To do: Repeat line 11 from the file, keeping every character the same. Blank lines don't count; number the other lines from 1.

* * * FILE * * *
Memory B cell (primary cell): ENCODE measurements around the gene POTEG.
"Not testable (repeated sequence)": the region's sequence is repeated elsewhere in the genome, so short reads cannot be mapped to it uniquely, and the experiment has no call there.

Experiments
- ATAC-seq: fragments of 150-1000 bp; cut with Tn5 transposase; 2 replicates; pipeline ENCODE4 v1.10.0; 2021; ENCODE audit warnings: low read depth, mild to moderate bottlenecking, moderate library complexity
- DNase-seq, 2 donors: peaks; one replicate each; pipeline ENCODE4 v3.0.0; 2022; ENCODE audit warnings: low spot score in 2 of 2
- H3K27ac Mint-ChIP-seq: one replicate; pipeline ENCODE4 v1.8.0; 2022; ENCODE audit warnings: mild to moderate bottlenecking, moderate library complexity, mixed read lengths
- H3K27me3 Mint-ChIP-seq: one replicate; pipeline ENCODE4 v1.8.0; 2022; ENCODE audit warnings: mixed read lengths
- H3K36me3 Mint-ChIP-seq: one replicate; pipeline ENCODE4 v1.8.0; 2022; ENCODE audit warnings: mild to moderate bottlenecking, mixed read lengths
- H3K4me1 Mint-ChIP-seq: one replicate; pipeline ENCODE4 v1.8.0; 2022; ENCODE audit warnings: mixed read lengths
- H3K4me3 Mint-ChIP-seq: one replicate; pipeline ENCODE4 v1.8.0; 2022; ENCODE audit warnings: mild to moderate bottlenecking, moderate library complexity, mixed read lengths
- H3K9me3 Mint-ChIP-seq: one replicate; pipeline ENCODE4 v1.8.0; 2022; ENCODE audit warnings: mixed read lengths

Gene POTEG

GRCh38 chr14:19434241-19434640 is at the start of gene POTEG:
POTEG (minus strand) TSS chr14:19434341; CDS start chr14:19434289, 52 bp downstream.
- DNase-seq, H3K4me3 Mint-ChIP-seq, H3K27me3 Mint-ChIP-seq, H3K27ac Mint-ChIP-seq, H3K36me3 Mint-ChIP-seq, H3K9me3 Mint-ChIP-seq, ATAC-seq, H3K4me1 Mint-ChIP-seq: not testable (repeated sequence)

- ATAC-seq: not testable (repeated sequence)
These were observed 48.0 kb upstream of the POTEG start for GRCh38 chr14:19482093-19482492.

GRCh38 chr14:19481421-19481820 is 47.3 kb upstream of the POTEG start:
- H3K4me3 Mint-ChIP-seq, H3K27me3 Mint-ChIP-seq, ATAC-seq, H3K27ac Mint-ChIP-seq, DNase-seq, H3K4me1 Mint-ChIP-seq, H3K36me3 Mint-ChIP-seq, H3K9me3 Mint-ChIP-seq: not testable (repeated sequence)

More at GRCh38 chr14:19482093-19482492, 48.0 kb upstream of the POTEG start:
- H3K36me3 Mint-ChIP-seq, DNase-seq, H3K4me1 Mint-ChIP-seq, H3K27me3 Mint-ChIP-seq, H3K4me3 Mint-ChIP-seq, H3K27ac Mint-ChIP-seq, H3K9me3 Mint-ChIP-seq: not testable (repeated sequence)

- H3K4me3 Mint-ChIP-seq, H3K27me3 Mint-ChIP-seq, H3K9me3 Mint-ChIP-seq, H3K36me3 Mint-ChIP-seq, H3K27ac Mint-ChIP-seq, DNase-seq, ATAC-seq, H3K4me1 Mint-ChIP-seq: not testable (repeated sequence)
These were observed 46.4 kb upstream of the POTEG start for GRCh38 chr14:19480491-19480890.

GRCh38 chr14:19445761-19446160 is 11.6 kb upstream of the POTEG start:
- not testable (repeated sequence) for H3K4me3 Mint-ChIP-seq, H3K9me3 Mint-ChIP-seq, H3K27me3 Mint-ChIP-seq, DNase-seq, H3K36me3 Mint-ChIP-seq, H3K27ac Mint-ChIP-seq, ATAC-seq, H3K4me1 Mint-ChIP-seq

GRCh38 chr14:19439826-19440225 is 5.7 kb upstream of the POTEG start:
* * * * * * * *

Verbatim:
- H3K9me3 Mint-ChIP-seq: one replicate; pipeline ENCODE4 v1.8.0; 2022; ENCODE audit warnings: mixed read lengths